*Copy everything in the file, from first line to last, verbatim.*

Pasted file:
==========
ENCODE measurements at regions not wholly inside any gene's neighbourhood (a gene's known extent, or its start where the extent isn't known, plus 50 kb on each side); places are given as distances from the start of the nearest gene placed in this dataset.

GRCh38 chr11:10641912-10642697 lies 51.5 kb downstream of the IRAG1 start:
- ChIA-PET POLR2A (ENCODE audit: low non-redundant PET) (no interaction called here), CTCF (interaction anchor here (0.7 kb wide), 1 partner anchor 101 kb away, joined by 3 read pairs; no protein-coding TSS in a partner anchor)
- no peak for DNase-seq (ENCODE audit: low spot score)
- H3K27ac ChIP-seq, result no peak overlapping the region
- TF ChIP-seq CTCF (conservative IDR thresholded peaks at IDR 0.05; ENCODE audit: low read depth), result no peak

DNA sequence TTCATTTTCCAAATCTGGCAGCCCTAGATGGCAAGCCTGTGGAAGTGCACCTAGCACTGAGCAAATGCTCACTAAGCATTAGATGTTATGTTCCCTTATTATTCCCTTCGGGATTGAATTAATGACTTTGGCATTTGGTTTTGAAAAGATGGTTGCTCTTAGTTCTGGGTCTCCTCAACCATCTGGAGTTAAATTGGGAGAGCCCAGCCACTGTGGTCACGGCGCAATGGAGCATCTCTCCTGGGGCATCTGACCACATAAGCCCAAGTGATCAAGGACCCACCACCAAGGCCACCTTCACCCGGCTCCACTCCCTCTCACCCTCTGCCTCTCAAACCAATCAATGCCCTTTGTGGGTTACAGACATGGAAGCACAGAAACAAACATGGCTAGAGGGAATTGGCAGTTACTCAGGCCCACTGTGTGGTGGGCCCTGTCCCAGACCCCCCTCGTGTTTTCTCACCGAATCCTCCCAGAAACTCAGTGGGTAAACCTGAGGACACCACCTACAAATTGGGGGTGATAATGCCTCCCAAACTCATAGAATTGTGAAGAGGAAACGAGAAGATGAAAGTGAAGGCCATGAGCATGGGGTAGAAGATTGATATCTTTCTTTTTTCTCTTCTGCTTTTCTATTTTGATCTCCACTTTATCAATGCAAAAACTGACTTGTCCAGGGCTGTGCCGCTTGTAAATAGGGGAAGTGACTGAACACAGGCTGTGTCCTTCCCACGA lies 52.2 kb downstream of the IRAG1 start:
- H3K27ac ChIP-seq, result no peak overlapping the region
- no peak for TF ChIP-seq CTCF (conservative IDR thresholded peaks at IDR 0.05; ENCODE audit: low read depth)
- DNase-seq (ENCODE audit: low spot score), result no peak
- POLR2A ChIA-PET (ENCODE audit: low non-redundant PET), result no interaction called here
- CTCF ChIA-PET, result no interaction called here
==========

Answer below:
ENCODE measurements at regions not wholly inside any gene's neighbourhood (a gene's known extent, or its start where the extent isn't known, plus 50 kb on each side); places are given as distances from the start of the nearest gene placed in this dataset.

GRCh38 chr11:10641912-10642697 lies 51.5 kb downstream of the IRAG1 start:
- ChIA-PET POLR2A (ENCODE audit: low non-redundant PET) (no interaction called here), CTCF (interaction anchor here (0.7 kb wide), 1 partner anchor 101 kb away, joined by 3 read pairs; no protein-coding TSS in a partner anchor)
- no peak for DNase-seq (ENCODE audit: low spot score)
- H3K27ac ChIP-seq, result no peak overlapping the region
- TF ChIP-seq CTCF (conservative IDR thresholded peaks at IDR 0.05; ENCODE audit: low read depth), result no peak

DNA sequence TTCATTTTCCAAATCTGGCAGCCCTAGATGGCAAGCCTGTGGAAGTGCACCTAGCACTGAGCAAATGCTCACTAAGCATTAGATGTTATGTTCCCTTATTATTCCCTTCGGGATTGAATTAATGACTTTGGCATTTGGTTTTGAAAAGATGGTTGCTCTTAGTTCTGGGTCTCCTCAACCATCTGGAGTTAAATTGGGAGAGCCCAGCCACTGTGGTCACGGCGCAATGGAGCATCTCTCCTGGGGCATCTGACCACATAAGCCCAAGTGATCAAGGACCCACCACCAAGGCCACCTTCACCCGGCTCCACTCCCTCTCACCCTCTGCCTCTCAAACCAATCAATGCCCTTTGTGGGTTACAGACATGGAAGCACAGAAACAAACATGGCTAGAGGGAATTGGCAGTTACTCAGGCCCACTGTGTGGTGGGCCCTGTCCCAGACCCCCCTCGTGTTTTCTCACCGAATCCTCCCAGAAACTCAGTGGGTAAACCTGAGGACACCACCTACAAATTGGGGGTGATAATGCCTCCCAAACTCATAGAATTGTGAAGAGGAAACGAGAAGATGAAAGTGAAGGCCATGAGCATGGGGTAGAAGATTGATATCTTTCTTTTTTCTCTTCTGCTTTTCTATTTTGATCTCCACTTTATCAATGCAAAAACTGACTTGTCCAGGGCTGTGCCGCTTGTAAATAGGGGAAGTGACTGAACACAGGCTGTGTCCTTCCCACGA lies 52.2 kb downstream of the IRAG1 start:
- H3K27ac ChIP-seq, result no peak overlapping the region
- no peak for TF ChIP-seq CTCF (conservative IDR thresholded peaks at IDR 0.05; ENCODE audit: low read depth)
- DNase-seq (ENCODE audit: low spot score), result no peak
- POLR2A ChIA-PET (ENCODE audit: low non-redundant PET), result no interaction called here
- CTCF ChIA-PET, result no interaction called here